Tuesday was something of a day of Paine.
First, I went to the Mayor's "Keep Lewes in the National Park" event. I learned that a new objective for national parks is to preserve cultural heritage. Of course, Lewes having been Tom Paine's home for a while, that cropped up. In fact, a big issue for the campaign is whether Lewes is "embedded in the South Downs". Now, Lewes was built in a gap in the Downs, through which the river Ouse flows (well, one of the many!). That was for two reasons. As a defensive position, it's the site of Lewes Castle and hence the Battle of Lewes. As a trade crossroads (paths along the Downs, and the river), and a port, it became the home of Tom Paine, who was a excise officer in Lewes. So, two of Lewes' most important contributions to national and international history happened because Lewes is embedded in the Downs.
So, that was my first encounter with Paine for the day.
Next, I attended Lewes District Council's cabinet meeting. They discussed an offer by a member of the public to commission a statue of Tom Paine by Marcus Cornish, for display in front of the Library - on district council land. Of course, we Lib-Dems were keen to accept the offer. Two of the Tories though launched into vicious attacks on Paine - calling him a traitor to the country. He wasn't, of course. He may have anti-monarchy, but that's not the same thing. He was also instrumental in the American Revolution, but that was essentially civil war. Anyway, it's all water under the bridge now, and I don't think anyone today would seriously advocate a return to the virtually absolutist monarchy of Paine's time. Or, maybe they would.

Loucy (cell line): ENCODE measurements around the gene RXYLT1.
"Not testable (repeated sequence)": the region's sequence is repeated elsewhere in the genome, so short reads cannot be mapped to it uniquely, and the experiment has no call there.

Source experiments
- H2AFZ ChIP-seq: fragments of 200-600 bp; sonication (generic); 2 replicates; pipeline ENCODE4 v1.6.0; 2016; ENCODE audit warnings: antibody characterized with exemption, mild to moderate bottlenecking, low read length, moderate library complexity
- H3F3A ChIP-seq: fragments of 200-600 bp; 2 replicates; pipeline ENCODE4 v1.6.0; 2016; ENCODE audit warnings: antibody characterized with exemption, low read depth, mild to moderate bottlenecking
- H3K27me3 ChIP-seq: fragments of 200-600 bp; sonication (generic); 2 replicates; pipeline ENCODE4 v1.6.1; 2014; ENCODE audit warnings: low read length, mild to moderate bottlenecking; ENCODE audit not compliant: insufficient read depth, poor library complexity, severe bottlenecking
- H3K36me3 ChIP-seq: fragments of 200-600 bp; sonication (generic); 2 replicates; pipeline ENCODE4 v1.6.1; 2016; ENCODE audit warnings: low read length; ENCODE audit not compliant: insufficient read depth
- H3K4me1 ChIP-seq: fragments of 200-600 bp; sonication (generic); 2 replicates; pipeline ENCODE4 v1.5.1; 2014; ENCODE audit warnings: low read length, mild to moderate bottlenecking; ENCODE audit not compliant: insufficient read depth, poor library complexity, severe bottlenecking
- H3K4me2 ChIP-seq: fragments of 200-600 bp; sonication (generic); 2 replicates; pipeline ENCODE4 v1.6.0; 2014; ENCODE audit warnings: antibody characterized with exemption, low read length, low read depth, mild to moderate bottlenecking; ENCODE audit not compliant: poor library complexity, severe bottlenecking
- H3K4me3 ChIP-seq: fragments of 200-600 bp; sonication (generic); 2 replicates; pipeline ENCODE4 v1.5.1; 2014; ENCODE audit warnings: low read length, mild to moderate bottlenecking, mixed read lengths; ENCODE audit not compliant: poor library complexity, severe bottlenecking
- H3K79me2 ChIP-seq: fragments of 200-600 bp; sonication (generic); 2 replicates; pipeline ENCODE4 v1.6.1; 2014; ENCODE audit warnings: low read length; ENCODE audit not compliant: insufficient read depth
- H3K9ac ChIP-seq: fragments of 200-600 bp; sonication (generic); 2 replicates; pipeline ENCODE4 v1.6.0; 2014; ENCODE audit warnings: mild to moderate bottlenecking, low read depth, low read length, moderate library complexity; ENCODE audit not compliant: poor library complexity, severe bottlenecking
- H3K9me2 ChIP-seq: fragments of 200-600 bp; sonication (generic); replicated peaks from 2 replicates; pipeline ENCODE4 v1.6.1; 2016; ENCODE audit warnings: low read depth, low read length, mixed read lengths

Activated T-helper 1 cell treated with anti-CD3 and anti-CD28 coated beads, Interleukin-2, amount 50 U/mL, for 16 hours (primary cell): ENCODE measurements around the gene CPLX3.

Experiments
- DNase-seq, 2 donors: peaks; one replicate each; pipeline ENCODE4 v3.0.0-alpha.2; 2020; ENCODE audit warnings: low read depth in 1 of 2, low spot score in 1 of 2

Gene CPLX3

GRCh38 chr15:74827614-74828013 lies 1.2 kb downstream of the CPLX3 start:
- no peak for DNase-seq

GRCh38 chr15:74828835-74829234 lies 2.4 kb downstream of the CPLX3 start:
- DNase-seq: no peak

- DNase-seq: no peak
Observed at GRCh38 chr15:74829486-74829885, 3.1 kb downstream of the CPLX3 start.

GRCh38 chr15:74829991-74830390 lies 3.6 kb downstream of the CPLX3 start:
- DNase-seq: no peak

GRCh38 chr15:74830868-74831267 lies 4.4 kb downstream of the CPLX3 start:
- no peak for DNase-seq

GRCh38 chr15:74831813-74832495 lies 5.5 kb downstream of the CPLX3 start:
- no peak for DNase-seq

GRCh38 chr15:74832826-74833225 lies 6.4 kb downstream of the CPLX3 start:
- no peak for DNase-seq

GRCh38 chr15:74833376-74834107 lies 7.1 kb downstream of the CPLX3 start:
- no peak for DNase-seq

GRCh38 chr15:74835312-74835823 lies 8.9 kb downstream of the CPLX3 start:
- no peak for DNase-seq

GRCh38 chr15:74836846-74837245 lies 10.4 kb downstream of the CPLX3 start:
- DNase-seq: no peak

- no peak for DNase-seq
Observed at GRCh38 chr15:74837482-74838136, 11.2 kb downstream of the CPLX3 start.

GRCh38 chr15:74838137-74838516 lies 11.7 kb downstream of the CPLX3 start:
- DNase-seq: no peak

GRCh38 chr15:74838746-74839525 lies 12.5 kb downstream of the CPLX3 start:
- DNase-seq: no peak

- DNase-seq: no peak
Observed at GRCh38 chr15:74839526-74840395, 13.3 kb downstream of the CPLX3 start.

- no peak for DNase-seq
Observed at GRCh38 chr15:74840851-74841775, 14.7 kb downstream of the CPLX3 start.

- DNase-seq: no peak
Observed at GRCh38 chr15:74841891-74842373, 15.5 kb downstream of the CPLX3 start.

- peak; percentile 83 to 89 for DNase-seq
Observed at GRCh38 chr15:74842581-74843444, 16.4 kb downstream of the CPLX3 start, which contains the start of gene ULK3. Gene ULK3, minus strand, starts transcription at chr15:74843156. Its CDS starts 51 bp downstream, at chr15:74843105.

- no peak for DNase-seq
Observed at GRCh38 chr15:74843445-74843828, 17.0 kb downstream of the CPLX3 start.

That was my second encounter with Paine.
The third, and very welcome encounter, was at the launch of the Lewes Pound. Tom Paine's head is depicted on the Lewes Pound Note. Ironically, or perhaps deliberately, in the place you'd otherwise expect to find the Queen's head. Yay!